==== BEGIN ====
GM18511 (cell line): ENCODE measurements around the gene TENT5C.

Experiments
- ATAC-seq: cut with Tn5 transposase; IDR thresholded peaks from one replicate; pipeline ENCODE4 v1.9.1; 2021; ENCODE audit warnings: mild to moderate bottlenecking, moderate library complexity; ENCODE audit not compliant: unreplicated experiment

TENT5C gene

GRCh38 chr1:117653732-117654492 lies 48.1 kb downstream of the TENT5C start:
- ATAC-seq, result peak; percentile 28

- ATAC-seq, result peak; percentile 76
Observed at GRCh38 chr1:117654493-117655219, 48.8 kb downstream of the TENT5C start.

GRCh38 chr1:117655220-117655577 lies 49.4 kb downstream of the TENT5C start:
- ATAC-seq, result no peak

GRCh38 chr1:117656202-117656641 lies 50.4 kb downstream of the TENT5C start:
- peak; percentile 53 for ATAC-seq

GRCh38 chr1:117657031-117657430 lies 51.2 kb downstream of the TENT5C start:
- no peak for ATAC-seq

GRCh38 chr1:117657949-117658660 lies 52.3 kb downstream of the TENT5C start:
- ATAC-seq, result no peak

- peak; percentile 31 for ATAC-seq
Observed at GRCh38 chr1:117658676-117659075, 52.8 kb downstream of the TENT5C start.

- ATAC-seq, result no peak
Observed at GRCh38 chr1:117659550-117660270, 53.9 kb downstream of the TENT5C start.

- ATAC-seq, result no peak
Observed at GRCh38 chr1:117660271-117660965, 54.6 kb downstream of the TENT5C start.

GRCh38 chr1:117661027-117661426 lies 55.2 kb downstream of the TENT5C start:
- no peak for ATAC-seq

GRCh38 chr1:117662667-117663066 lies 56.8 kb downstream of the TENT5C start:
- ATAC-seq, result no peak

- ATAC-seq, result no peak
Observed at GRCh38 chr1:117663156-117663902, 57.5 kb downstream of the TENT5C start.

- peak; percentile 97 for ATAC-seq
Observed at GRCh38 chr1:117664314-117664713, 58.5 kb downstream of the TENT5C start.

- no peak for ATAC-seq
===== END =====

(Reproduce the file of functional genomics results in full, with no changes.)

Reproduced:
GM18511 (cell line): ENCODE measurements around the gene TENT5C.

Experiments
- ATAC-seq: cut with Tn5 transposase; IDR thresholded peaks from one replicate; pipeline ENCODE4 v1.9.1; 2021; ENCODE audit warnings: mild to moderate bottlenecking, moderate library complexity; ENCODE audit not compliant: unreplicated experiment

TENT5C gene

GRCh38 chr1:117653732-117654492 lies 48.1 kb downstream of the TENT5C start:
- ATAC-seq, result peak; percentile 28

- ATAC-seq, result peak; percentile 76
Observed at GRCh38 chr1:117654493-117655219, 48.8 kb downstream of the TENT5C start.

GRCh38 chr1:117655220-117655577 lies 49.4 kb downstream of the TENT5C start:
- ATAC-seq, result no peak

GRCh38 chr1:117656202-117656641 lies 50.4 kb downstream of the TENT5C start:
- peak; percentile 53 for ATAC-seq

GRCh38 chr1:117657031-117657430 lies 51.2 kb downstream of the TENT5C start:
- no peak for ATAC-seq

GRCh38 chr1:117657949-117658660 lies 52.3 kb downstream of the TENT5C start:
- ATAC-seq, result no peak

- peak; percentile 31 for ATAC-seq
Observed at GRCh38 chr1:117658676-117659075, 52.8 kb downstream of the TENT5C start.

- ATAC-seq, result no peak
Observed at GRCh38 chr1:117659550-117660270, 53.9 kb downstream of the TENT5C start.

- ATAC-seq, result no peak
Observed at GRCh38 chr1:117660271-117660965, 54.6 kb downstream of the TENT5C start.

GRCh38 chr1:117661027-117661426 lies 55.2 kb downstream of the TENT5C start:
- no peak for ATAC-seq

GRCh38 chr1:117662667-117663066 lies 56.8 kb downstream of the TENT5C start:
- ATAC-seq, result no peak

- ATAC-seq, result no peak
Observed at GRCh38 chr1:117663156-117663902, 57.5 kb downstream of the TENT5C start.

- peak; percentile 97 for ATAC-seq
Observed at GRCh38 chr1:117664314-117664713, 58.5 kb downstream of the TENT5C start.

- no peak for ATAC-seq